Lily Toxicity in Cats

Easter is around the corner and we’ve already had two cases of lily toxicity here at Canada West. Now is the time to review how certain species of lilies cause kidney failure in our feline friends.

It has been pointed out that every time holidays roll around I’m doom and gloom about the possible hazards. Fair enough! There’s a reason we call them the “chocolate holidays”. But while most people now know to keep chocolate away from dogs, they may not know that the lily they were given might kill their cat.

Several species of lilies are toxic to cats, including Easter lilies, Stargazer, Tiger, Japanese, Asian and day lilies. The toxic species are either from the lilium family or the Hemerocallis family (true and day lilies)

It is important to note that all parts of the lily (the flowers, pollen, leaves and stems) are toxic in even very small … Continue reading

Case Report:  Naughty Bruce Wayne & The Naproxen Caper

The mischievous Bruce Wayne recently visited the Canada West Emergency Room under less than ideal circumstances.  Bruce Wayne is a young French bulldog described by his owners as having an extremely quirky personality and a sincere love of eating. He had been found chewing on a new bottle of Naproxen (sold under the brand names “Aleve” and “Naprosen” among others) with the lid off and with the coating licked off of several pills.  It was unclear how many pills Bruce might have eaten, but it was reported that it may have been up to ten pills.

Naproxen is part of the family of drugs known as non-steroidal anti-imflammatories (NSAIDs) and discussed in more detail in our recent post on mobility for older dogs.  Prior to the development in recent years of more specific animal-approved NSAIDS, naproxen was occasionally used in dogs but at much lower dose and much less frequency … Continue reading

Parvovirus in Dogs

We have seen 3 cases of canine parvovirus (CPV) in the past few weeks.

Parvovirus is one of the most common causes of infectious diarrhea in puppies and young dogs. It is a highly contagious and often fatal disease.  Certain breeds are more susceptible, as are dogs with other concurrent issues (parasites or other intestinal disease-causing bacteria).

Prevention

Vaccination is effective but there can be complications with giving the vaccine too early (it may not be effective because of the maternal antibodies and there is a period of time where the pup may not be protected). Please speak to your family veterinarian about a particular vaccine regimen and the period of time to keep the pups with mom so that they can benefit from passive immunity

Until the full series of vaccine is complete, it is recommended to keep pups away from dog parks or socializing with unvaccinated dogs.

More

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(Un)healthy appetite

As the holiday season approaches, this is a bit of a cautionary tale and a reminder that dogs can be, at times, indiscriminate eaters…and that “dietary indiscretions” can sometimes result in a foreign body that gets lodged in the digestive tract and has to be removed by scoping or by surgery.

In Millan’s case, our adventurous 8-month-old labrador, surgery was required to remove a deflated football from his stomach!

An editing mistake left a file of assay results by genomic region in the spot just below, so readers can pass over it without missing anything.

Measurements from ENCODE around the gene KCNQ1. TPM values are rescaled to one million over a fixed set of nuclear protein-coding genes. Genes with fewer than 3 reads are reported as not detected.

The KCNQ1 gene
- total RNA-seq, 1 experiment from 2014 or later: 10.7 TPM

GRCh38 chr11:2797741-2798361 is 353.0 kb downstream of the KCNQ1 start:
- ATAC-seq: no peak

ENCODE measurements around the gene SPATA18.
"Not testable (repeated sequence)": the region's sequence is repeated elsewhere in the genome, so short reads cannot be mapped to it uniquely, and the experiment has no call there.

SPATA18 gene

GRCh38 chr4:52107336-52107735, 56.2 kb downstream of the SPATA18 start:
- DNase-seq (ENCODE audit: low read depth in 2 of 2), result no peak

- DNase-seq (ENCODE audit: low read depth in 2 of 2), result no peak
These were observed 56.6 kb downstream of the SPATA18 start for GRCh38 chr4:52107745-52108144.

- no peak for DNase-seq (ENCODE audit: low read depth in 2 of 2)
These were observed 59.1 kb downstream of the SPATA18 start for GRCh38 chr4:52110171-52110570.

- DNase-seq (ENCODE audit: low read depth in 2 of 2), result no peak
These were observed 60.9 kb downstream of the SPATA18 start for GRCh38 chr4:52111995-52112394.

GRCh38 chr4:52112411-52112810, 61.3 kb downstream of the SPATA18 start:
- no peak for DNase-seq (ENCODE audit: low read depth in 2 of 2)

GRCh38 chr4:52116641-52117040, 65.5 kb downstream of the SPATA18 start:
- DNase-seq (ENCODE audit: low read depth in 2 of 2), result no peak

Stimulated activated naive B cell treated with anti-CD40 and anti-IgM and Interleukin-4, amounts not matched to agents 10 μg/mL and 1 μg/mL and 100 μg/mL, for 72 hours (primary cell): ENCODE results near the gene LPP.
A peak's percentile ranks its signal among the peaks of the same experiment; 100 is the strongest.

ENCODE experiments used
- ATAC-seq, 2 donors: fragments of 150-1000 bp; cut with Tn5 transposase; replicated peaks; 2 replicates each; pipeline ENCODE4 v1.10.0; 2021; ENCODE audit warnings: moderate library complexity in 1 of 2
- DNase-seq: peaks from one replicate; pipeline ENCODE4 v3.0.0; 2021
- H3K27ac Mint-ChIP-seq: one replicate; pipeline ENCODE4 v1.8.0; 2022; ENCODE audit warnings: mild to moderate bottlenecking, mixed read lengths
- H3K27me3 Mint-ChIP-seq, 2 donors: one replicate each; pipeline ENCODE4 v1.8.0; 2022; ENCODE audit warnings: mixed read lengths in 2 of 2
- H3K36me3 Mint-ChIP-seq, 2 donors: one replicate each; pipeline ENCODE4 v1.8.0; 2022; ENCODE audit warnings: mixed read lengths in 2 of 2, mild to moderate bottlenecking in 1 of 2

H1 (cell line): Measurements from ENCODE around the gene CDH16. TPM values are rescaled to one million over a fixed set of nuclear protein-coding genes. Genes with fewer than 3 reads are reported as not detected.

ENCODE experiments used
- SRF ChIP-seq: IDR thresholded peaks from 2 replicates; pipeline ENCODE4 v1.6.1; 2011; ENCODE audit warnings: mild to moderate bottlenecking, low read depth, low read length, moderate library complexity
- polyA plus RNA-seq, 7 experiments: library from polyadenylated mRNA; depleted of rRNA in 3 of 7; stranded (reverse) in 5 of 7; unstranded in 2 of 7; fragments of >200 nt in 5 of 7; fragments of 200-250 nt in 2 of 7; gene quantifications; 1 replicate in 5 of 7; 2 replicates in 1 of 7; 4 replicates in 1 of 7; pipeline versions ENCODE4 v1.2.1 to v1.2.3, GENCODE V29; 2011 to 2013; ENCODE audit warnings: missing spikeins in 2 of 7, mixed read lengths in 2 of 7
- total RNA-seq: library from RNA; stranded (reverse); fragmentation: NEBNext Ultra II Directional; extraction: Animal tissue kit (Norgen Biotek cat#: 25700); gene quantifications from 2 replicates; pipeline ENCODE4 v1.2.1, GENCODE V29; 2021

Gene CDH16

We see him here with the usual “I’ve had the belly surgery haircut” and then further into his recovery, a beautiful picture of him on the beach.

Again, our best wishes for the holidays and reminding you to keep an eye out for our mischevious furry family members!

 

 

 

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Xylitol toxicity in dogs

In our last post about cannabis, a commenter noted that some CBD oil are sweetened by xylitol and that xylitol is toxic to dogs.

Given that astute comment, I thought I would do a brief post on xylitol toxicity in dogs.

Xylitol is an artificial sweetener (lower calorie alternative to sugar) that used in gums, oral care and baked products to name a few.

As far as we know, xylitol is only toxic in dogs.  In no other specie does xylitol stimulate an insulin release but, in dogs, it causes a rapid insulin release which can result in profound hypoglycemia (low blood sugar).

Dogs that eat up to 0.1 mg/kg are at risk for hypoglycemia while higher doses (0.5mg/kg) can develop acute liver failure.   The mechanism for the acute liver failure is unknown.

Signs of low blood sugar can develop within 30 mns or be delayed if the substance ingested … Continue reading

Canada’s Marijuana Laws Have Changed. What Does It Mean For Pets?

Given Canada’s new status as the second country worldwide to legalize recreational use of marijuana, it is important for veterinarians to weigh in on the risks that marijuana can pose to our pet patients.  While the change in legislation may be welcome on the human front, our concern is that people may be more prone to thinking that it is harmless or even beneficial to give marijuana to their pets.

 

The 24/7 Animal Poison Control Center cites a study from Colorado (where marijuana has been legal for medical use since 2005) and describes their increase in case load:

A veterinary study from Colorado published recently by the Journal of Veterinary Emergency and Critical Care reported a four-fold increase in the number of dogs treated for marijuana intoxication between 2005 and 2010, following the legalization of medical marijuana in that state. Similarly, over the past five years Pet Poison HelplineContinue reading